P146 Initial response to induction treatment more important than type of induction treatment for achieving sustained steroid free remission at 1 year in new-onset paediatric Crohn’s disease

Klomberg, R.(1);van der Wal, H.(1);Sarbagili, C.(2);Kemos, P.(3);Ruemelle, F.(4);Croft, N.(3);de Ridder, L.(1);Levine, A.(2);

(1)Erasmus MC - Sophia Children's Hospital, Paediatric Gastroenterology, Rotterdam, The Netherlands;(2)PIBD research center- Wolfson Medical Center, Pediatric Gastroenterology Unit, Holon, Israel;(3)Center for Immunobiology- Blizard Institute- Barts and the London School of Medicine- Queen Mary University of London, Paediatric Gastroenterology, London, United Kingdom;(4)Université Paris Descartes- Sorbonne Paris Cité- APHP- Hôpital Necker Enfants Malades, Paediatric Gastroenterology, Paris, France; PIBD-SETQ consortium


For paediatric patients with high risk of complicated Crohn’s disease (CD) [stricturing or penetrating disease], paediatric guidelines recommend upfront anti-tumor necrosis factor-alpha (ATA). Early ATA therapy has been demonstrated to result in higher steroid- and surgery-free remission rates at 1 year than induction with conventional treatment (CONV) [Exclusive Enteral Nutrition (EEN) or corticosteroids followed by immunomodulatory therapy]. However, it is unknown whether either type of induction treatment or achieving steroid free remission (SFR) at 3 months is a more important predictor of sustained SFR (SSFR) at 1 year. Therefore, we aimed to evaluate the independent effect of early ATA use after achieving induction of remission on sustained SFR (SSFR) rates at 1 year in an international prospective observational study.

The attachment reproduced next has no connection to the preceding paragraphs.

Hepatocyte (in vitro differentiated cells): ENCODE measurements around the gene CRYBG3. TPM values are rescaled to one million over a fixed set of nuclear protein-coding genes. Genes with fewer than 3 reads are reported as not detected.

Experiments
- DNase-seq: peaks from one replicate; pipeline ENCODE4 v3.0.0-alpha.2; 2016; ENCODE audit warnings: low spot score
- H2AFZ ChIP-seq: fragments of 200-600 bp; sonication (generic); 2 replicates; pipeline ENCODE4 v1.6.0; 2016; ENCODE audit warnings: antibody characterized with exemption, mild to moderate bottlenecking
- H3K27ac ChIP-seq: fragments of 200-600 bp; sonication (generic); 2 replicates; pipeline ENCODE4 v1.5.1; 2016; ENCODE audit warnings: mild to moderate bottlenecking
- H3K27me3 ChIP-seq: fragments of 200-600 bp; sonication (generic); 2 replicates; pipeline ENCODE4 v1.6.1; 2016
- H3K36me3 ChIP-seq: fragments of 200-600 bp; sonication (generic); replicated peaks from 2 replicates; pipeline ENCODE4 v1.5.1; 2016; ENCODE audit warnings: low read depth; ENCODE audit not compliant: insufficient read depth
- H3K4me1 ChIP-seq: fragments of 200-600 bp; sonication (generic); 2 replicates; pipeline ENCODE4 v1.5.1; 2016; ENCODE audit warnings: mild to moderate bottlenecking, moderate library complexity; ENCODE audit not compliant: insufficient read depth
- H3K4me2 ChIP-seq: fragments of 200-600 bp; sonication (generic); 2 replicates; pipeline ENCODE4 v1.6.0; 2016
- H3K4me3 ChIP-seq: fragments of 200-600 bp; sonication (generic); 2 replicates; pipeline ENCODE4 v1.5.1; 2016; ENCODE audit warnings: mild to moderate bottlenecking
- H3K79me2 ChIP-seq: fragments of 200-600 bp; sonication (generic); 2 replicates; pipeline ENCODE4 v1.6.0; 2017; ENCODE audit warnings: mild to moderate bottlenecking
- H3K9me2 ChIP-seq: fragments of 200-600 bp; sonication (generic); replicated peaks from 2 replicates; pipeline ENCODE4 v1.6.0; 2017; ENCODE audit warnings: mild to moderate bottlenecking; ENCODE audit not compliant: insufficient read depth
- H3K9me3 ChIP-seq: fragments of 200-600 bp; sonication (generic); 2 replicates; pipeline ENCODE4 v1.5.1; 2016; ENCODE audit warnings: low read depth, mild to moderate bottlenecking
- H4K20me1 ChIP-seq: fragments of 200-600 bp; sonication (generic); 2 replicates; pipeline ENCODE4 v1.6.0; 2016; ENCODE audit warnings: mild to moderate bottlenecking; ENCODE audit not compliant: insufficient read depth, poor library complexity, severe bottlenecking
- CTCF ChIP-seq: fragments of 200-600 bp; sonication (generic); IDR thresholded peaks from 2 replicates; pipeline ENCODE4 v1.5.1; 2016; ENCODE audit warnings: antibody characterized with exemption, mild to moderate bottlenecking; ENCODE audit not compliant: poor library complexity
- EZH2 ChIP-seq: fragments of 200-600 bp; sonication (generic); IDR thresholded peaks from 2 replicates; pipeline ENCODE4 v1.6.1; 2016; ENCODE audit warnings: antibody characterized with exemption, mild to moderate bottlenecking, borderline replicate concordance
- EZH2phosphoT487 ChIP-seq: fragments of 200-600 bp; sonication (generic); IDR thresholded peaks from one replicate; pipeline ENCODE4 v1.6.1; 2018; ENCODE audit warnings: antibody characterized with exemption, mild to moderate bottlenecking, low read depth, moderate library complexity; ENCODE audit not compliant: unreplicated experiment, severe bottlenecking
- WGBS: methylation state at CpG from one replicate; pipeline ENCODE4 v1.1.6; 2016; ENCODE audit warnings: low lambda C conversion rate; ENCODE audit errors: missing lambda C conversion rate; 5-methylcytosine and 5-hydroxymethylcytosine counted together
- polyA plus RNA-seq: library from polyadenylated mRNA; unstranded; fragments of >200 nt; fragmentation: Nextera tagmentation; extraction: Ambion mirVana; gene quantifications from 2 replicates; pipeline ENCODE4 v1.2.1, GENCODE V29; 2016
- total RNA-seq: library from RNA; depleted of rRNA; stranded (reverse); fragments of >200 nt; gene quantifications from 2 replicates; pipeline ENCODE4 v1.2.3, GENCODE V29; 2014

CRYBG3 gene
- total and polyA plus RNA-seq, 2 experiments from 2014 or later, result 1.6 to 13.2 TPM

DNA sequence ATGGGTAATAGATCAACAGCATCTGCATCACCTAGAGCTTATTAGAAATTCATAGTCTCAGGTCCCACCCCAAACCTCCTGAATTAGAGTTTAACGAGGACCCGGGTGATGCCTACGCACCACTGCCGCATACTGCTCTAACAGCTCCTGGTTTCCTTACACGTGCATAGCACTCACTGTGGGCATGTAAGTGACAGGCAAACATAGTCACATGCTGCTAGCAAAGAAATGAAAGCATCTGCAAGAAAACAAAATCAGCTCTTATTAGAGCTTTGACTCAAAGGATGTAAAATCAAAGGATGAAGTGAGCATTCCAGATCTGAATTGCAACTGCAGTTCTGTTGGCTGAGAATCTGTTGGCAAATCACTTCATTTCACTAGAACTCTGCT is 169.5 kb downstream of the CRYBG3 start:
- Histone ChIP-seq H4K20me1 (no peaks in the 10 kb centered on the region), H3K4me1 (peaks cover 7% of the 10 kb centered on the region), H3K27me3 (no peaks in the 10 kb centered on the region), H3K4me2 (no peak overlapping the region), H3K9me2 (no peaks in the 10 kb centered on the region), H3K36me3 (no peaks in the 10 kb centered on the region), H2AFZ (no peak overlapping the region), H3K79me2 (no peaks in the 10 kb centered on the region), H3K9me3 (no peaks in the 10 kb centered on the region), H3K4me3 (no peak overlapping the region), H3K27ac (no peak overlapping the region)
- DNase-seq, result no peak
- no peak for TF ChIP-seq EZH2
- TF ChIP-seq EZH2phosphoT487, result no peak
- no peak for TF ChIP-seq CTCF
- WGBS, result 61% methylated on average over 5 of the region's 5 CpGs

Since January 2017, children (0-18 years) with newly-diagnosed CD were prospectively enrolled in 28 European and Asian paediatric IBD centers. Extensive demographic and clinical data were collected at baseline, and at 1, 3, 6 and 12 months. The primary outcome was SSFR at 1 year, defined as a weighted Paediatric CD Activity Index (wPCDAI) <12.5 without steroids at 3, 6, and 12 months. Secondary outcomes included SFR at 3 and 12 months, and treatment escalation to ATA. Outcomes were compared between the early ATA induction treatment group (defined as ATA within 3 months after diagnosis) and the CONV induction treatment group (EEN or corticosteroids), using χ2 tests.


Up to July 2021, 235 children with new-onset CD were included and completed at least 1 year of follow-up (61.7% male, median age 13.7 [IQR 11.4-15.0]). At 1 year, 62/203 (30.5%) achieved SSFR. Patients that received early ATA were more likely to achieve SSFR compared to patients with CONV (35/79 [44%] vs. 27/110 [25%], p=0.004). After induction treatment, 99/213 [47%] achieved SFR at 3 months. Patients with early ATA had higher rates of SFR at 3 months (48/84 [57%]) than those with CONV (51/129 [40%], p=0.012), and higher rates of low faecal calprotectin (67% vs. 17%, p<0.001) or low CRP (< 5 mg/l) (82% vs. 53%, p<0.001). Of those patients in SFR at 3 months, 71% achieved SSFR, which was not significantly different between those in SFR at 3 months with early ATA vs. with CONV (35/45 [78%] vs. 27/43 [63%], p=0.12).


While only one-third of paediatric CD patients achieve SSFR at 1 year, 71% of patients achieve SSFR after having achieved SFR at 3 months. Patients with early ATA had higher rates of SFR at 3 months and SSFR at 1 year than those without early ATA. Remission at 3 months was found to be more important for SSFR than type of induction treatment, highlighting the importance of initial response to induction treatment.